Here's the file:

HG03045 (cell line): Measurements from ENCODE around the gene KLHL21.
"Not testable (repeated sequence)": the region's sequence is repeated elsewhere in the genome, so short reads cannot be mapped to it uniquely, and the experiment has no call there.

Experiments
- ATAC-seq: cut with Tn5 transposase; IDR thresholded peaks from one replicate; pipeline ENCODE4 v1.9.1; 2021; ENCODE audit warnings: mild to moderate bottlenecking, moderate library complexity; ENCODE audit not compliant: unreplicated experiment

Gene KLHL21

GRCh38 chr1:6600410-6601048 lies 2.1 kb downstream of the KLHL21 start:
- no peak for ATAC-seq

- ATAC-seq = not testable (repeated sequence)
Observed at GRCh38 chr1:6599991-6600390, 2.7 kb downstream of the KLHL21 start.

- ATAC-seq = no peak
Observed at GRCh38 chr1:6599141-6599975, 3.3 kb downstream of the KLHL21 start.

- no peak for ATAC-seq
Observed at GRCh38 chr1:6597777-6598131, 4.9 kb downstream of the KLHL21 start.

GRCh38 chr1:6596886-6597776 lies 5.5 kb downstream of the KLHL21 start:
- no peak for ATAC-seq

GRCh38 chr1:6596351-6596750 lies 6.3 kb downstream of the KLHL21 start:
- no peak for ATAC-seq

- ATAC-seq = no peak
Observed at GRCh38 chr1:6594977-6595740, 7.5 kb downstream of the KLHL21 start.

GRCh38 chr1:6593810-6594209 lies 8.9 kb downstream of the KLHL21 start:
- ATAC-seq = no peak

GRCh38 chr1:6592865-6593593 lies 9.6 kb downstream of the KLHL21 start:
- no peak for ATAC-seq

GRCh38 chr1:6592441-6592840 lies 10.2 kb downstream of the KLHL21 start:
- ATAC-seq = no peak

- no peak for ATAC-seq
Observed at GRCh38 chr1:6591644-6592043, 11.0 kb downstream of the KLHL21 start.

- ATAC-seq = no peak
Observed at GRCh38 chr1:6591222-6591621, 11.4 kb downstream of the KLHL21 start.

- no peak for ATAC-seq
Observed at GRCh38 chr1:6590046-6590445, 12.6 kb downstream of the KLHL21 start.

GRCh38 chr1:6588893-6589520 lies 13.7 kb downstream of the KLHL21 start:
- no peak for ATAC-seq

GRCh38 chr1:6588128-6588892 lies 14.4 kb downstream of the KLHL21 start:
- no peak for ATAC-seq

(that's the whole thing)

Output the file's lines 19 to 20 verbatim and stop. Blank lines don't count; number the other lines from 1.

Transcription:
Observed at GRCh38 chr1:6594977-6595740, 7.5 kb downstream of the KLHL21 start.

GRCh38 chr1:6593810-6594209 lies 8.9 kb downstream of the KLHL21 start: